The GPU was poor value for LR purposes. Just wasn't necessary. Neither was a new quiet case and PSU so I could have spent much less if I recycle some of the old PC.

    My recommendation...
    1) skylake i5-6600 cpu and motherboard. I7 is even better but not by enough to justify the $. Skylake a must IMO so you can get at least one more future upgrade without building all new again.
    2) 16gb or DDR4
    3) SSD - at least 500gb, but $100 more will get you to 960gb.
    4) USB 3 card reader.

    Those 4 thing will have the most impact. The rest you can reuse from your old PC if your not re-purposing it.
     
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  7. eteless

    eteless Mu-43 All-Pro

    Jun 20, 2014
    I find Lightroom isn't very well optimized, it doesn't seem to take use of the GPU to do calculation so graphics card isn't as important as it is for Photoshop or After Effects.

    I'm running a pretty modest build with a Q6600k (Corsair H100i GTX water cooler, with stock cooler it sat at 100c (2.6ghz thermal declock) and the limit to performance is how fast it could get rid of heat, with watercooling it sits at 38c and can run turbo continuously (3.9ghz)),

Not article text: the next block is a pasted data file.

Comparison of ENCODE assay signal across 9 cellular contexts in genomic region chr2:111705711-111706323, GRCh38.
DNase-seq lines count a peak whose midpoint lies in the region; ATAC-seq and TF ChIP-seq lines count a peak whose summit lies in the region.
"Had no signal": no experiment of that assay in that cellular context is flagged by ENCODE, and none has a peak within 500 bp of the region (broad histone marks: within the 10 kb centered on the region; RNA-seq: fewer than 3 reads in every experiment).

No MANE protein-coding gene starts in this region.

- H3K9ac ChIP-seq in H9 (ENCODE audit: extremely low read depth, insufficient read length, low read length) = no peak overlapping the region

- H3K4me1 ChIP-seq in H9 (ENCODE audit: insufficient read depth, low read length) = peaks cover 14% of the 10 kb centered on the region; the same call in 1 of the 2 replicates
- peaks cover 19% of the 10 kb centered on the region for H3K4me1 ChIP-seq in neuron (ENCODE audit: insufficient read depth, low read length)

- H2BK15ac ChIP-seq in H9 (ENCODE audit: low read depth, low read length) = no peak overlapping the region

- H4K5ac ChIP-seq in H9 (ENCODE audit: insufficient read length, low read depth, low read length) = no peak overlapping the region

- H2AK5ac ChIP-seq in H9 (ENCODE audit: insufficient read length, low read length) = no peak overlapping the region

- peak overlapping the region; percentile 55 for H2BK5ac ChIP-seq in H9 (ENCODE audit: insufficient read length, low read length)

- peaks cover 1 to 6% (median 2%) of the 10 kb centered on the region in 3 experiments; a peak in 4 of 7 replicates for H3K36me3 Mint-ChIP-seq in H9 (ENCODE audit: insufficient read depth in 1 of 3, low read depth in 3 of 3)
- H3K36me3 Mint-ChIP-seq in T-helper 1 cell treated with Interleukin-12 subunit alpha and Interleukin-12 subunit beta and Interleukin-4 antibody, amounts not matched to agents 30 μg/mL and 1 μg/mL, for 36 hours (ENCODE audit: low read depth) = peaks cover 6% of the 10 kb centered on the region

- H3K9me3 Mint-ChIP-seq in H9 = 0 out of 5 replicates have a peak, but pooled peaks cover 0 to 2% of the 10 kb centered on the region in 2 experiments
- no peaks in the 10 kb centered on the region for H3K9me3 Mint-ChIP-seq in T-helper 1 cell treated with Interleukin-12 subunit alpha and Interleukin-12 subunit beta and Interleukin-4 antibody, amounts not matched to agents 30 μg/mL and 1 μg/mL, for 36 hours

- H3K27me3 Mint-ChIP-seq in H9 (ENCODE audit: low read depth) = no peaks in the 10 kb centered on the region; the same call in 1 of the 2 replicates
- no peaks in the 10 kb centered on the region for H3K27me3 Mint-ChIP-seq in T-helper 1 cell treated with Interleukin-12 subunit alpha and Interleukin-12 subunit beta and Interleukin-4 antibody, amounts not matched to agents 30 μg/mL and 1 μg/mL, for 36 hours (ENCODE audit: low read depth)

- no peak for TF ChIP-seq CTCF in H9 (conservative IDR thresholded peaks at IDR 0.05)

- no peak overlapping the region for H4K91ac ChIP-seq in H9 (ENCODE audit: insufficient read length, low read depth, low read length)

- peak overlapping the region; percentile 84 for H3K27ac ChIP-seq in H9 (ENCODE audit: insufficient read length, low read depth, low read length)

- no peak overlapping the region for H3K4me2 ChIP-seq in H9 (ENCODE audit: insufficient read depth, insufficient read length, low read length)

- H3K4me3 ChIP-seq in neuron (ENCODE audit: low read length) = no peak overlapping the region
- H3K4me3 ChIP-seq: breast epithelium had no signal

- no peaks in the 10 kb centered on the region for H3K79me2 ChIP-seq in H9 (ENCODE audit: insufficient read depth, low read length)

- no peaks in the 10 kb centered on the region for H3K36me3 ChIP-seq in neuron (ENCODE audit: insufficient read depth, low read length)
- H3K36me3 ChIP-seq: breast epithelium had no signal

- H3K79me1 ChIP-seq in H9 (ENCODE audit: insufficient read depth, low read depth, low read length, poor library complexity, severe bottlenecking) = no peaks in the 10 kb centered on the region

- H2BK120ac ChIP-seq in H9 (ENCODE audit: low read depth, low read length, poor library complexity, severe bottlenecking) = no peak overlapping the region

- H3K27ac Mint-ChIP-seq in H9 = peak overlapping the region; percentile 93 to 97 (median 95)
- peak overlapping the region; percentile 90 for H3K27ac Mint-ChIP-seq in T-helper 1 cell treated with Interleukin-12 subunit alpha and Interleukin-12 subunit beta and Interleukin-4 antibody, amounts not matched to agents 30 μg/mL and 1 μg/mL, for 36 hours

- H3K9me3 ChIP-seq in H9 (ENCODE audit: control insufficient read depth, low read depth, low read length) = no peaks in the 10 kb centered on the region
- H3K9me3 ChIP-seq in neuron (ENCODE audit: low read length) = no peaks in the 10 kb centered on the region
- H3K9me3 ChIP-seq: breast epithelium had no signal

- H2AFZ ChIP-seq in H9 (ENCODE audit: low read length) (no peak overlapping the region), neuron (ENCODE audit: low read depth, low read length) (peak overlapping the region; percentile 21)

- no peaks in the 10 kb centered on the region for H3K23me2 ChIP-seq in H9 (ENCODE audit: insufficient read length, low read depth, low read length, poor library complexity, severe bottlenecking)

32gb of DDR4 in a quad channel setup (not needed for Lightroom, however smaller amounts run into issues with AE just loading projects, let alone ram preview),
    Nvidia GTX 680,
    Samsung 250gb SSD as the boot disc, a second empty 1TB drive as scratch disc, and lots of network storage (Lots of western digital drives currently, WD20EARS, WD40EZRX, other random acronyms),
    I use Lexar usb 3.0 card readers which seem to do a good job (they just work?),
    A Steelseries large 6mm thick foam mousepad which is really comfortable and probably the most important part.


    The weakest link would appear to be the graphics card however I don't find that Adobe products stress it very highly and I haven't felt the need to upgrade it as of yet.
     
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  8. tkbslc

    tkbslc Mu-43 Hall of Famer

    A recent i5 will have 2.5x the performance, and and i7 a little more. The memory and bus have much improved throughout as well.

    Regarding your other question, I think 16gb RAM is worth it, given the minimal cost - especially if added yourself.

    SSD for Windows, apps and LR catalogs will make a world of difference. But 240gb can easily cover that. Use regular disks for image storage.
     
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  9. wjiang

    wjiang Mu-43 Hall of Famer

    Definitely 16GB. Anything involving stacking, HDR, and panorama will benefit. If you hit the RAM limit it's terrible, like hitting a brick wall suddenly...
     
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  10. AlanU

    AlanU Mu-43 Veteran